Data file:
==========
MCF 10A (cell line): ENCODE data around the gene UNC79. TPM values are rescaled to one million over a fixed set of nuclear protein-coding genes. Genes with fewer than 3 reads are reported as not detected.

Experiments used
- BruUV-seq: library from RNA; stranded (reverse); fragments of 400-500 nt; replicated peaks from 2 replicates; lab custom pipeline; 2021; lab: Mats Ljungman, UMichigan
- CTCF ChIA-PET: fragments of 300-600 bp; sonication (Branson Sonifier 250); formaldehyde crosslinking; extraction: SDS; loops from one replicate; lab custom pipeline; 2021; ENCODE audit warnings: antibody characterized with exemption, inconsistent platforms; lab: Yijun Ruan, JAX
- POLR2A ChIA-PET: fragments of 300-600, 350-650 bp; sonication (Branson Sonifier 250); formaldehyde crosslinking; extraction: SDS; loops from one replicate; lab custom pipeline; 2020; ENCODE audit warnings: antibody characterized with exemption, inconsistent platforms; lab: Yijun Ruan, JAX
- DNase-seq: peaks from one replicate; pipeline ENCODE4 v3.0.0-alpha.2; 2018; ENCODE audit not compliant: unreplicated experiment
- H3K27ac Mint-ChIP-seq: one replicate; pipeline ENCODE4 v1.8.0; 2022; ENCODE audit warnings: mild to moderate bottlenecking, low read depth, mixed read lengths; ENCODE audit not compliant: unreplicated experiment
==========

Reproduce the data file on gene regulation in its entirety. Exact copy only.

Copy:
MCF 10A (cell line): ENCODE data around the gene UNC79. TPM values are rescaled to one million over a fixed set of nuclear protein-coding genes. Genes with fewer than 3 reads are reported as not detected.

Experiments used
- BruUV-seq: library from RNA; stranded (reverse); fragments of 400-500 nt; replicated peaks from 2 replicates; lab custom pipeline; 2021; lab: Mats Ljungman, UMichigan
- CTCF ChIA-PET: fragments of 300-600 bp; sonication (Branson Sonifier 250); formaldehyde crosslinking; extraction: SDS; loops from one replicate; lab custom pipeline; 2021; ENCODE audit warnings: antibody characterized with exemption, inconsistent platforms; lab: Yijun Ruan, JAX
- POLR2A ChIA-PET: fragments of 300-600, 350-650 bp; sonication (Branson Sonifier 250); formaldehyde crosslinking; extraction: SDS; loops from one replicate; lab custom pipeline; 2020; ENCODE audit warnings: antibody characterized with exemption, inconsistent platforms; lab: Yijun Ruan, JAX
- DNase-seq: peaks from one replicate; pipeline ENCODE4 v3.0.0-alpha.2; 2018; ENCODE audit not compliant: unreplicated experiment
- H3K27ac Mint-ChIP-seq: one replicate; pipeline ENCODE4 v1.8.0; 2022; ENCODE audit warnings: mild to moderate bottlenecking, low read depth, mixed read lengths; ENCODE audit not compliant: unreplicated experiment